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The Cross and the Prodigal: A Commentary and Play on the Parable of the Prodigal Son

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A commentary and dramatic play on the parable of the Prodigal Son. Kenneth Bailey, American Middle East scholar, has lived and taught in the Middle East for 40 years and experienced peasant life first hand. Through the local people, his understanding of the meaning of the parables of Christ was greatly enriched. He brings out the parable’s literary meaning and its emotional A commentary and dramatic play on the parable of the Prodigal Son. Kenneth Bailey, American Middle East scholar, has lived and taught in the Middle East for 40 years and experienced peasant life first hand. Through the local people, his understanding of the meaning of the parables of Christ was greatly enriched. He brings out the parable’s literary meaning and its emotional impact on the original hearers. The one-act play in the book’s second half, ‘Two sons have I not’, illuminates the parable’s underlying conflicts.


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A commentary and dramatic play on the parable of the Prodigal Son. Kenneth Bailey, American Middle East scholar, has lived and taught in the Middle East for 40 years and experienced peasant life first hand. Through the local people, his understanding of the meaning of the parables of Christ was greatly enriched. He brings out the parable’s literary meaning and its emotional A commentary and dramatic play on the parable of the Prodigal Son. Kenneth Bailey, American Middle East scholar, has lived and taught in the Middle East for 40 years and experienced peasant life first hand. Through the local people, his understanding of the meaning of the parables of Christ was greatly enriched. He brings out the parable’s literary meaning and its emotional impact on the original hearers. The one-act play in the book’s second half, ‘Two sons have I not’, illuminates the parable’s underlying conflicts.

30 review for The Cross and the Prodigal: A Commentary and Play on the Parable of the Prodigal Son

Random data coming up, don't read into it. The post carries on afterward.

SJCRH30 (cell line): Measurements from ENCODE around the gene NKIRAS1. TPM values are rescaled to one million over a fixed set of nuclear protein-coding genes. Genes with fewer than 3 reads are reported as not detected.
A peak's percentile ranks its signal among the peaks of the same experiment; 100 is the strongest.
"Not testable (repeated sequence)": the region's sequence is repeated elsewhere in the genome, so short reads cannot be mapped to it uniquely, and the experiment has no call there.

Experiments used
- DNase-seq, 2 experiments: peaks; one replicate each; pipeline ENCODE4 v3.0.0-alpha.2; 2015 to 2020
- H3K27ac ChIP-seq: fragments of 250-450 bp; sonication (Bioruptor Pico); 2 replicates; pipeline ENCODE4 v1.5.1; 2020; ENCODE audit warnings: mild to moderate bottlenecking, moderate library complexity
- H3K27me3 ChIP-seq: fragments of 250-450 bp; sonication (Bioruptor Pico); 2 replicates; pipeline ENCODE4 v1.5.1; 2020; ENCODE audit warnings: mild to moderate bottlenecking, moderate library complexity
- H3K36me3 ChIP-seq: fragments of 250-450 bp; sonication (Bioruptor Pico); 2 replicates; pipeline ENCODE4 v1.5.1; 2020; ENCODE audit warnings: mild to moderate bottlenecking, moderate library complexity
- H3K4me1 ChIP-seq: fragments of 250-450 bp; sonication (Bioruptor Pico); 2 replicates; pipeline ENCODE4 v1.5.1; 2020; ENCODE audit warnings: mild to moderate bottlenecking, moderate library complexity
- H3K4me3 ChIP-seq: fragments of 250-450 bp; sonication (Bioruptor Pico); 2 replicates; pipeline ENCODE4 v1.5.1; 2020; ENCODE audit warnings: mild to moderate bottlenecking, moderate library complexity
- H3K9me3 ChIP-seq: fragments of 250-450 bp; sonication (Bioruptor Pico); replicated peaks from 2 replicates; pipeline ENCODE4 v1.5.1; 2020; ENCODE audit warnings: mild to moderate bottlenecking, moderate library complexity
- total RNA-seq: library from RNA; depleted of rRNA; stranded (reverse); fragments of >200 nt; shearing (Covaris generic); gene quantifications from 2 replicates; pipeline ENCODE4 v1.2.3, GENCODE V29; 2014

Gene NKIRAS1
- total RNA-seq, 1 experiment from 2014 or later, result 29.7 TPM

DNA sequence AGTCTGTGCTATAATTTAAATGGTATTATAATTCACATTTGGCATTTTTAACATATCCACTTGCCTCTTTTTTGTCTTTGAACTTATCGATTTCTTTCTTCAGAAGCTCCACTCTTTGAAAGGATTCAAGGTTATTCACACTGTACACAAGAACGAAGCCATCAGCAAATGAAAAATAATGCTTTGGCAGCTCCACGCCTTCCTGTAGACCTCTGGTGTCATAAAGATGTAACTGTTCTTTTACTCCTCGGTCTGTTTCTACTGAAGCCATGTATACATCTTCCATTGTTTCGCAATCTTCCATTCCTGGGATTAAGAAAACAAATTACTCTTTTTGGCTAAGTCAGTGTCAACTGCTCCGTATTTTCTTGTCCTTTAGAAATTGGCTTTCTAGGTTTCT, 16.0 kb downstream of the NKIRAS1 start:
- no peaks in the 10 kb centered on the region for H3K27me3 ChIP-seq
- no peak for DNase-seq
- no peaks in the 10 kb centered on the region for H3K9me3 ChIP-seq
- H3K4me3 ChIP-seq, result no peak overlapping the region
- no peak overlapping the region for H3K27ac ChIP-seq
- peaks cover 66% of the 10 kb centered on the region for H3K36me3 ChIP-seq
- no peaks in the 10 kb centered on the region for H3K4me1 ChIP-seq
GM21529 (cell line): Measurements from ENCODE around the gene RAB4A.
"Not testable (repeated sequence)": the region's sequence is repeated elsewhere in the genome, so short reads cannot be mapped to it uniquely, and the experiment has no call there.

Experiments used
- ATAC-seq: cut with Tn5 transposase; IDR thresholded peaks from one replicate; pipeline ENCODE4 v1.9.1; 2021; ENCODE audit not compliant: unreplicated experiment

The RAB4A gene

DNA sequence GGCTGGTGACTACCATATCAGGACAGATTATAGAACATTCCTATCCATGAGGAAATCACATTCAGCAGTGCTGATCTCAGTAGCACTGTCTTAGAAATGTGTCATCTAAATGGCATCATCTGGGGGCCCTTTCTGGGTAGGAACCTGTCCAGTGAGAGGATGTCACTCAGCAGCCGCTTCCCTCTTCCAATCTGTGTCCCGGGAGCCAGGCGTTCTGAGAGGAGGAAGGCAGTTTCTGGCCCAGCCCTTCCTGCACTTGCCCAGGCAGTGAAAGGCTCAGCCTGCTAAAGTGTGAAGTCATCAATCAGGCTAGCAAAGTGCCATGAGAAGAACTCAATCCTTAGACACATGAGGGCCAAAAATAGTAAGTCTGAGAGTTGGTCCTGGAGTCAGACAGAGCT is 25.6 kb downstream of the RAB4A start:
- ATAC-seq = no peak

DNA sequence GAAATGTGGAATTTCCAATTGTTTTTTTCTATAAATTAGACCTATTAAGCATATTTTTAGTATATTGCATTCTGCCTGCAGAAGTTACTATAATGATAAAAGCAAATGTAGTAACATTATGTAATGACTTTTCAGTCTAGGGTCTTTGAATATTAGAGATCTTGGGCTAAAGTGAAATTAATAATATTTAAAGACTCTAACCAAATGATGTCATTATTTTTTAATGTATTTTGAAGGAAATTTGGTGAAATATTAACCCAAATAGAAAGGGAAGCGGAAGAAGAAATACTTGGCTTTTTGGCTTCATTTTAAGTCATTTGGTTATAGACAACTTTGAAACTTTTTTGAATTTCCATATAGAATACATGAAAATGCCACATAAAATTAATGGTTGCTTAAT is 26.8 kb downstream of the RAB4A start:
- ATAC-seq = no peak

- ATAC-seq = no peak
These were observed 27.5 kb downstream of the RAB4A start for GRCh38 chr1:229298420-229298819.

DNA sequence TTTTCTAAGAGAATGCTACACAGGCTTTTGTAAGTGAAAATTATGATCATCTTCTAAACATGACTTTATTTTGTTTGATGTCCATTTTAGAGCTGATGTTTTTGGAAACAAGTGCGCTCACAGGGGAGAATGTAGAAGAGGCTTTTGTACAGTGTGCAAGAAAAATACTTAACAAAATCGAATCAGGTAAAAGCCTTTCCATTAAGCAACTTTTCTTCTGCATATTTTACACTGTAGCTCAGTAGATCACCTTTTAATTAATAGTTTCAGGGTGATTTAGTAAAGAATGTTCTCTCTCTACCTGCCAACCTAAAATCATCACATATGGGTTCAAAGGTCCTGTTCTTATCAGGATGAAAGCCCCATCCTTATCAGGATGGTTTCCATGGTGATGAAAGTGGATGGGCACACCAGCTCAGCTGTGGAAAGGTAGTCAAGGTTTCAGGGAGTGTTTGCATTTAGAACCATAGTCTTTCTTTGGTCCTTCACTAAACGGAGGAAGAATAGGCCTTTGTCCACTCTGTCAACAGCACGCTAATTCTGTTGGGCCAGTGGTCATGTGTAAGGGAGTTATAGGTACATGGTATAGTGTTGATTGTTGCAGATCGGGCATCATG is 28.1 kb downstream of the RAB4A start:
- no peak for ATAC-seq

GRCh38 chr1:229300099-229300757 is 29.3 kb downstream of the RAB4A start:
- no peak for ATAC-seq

1. 4 out of 5

    Anne Hamilton

    'Christians have perverted the message of Christ,' says the Muslim to his Christian friend. 'The story of the prodigal son proves that the cross is unnecessary to forgiveness. The boy comes home. His father welcomes him. There is no cross and no incarnation. Islam with no cross or savior preserves the true message of Christ.' So begins this profound book in which Ken Bailey seeks to examine this centuries-old Muslim criticism of Christianity. Having lived and worked in the Middle East for decades 'Christians have perverted the message of Christ,' says the Muslim to his Christian friend. 'The story of the prodigal son proves that the cross is unnecessary to forgiveness. The boy comes home. His father welcomes him. There is no cross and no incarnation. Islam with no cross or savior preserves the true message of Christ.' So begins this profound book in which Ken Bailey seeks to examine this centuries-old Muslim criticism of Christianity. Having lived and worked in the Middle East for decades, he asked everyone in every strata of society he could find what the story of the prodigal son meant to them. He was particularly interested in the responses of peasants in villages who were able to fill in the necessary unspoken cultural detail. What was expected from each person - from the younger son, the older son and the father - in each circumstance is quite different in the eyes of Eastern people to those of the West. Bailey draws his insights together to demonstrate his belief that the cross is indeed an intrinsic part of the story. He finishes up with a dramatic play to bring out the hidden depths of the parable and explore the emotive reactions that remain invisible to western readers of the fifteenth chapter of Luke's gospel.

  2. 4 out of 5

    Dan Curnutt

    WOW is all I can say. Dr. Bailey does it again. He gives us a culturally sensitive and correct exegesis of the three parables in Luke 15. The stories will come alive as you dig into this short (145 pages) book. Do Not Skip the Introduction to the second edition or the Preface. They have wonderul tidbits that will make you stop and think. Dr. Bailey has lived and taught in the Middle East for over 40 years. He is fluent in Middle Eastern Languages and has found, poured over, memorized and thourough WOW is all I can say. Dr. Bailey does it again. He gives us a culturally sensitive and correct exegesis of the three parables in Luke 15. The stories will come alive as you dig into this short (145 pages) book. Do Not Skip the Introduction to the second edition or the Preface. They have wonderul tidbits that will make you stop and think. Dr. Bailey has lived and taught in the Middle East for over 40 years. He is fluent in Middle Eastern Languages and has found, poured over, memorized and thouroughly studied Arabic and Coptic commentaries that are not available to the rest of us in the West because they have not been translated out of their original languages. If you love the Bible and want to better understand the culture of the times that Jesus walked this earth then you MUST read this book and others by Dr. Bailey. I can't recommend this highly enough.

  3. 4 out of 5

    Mia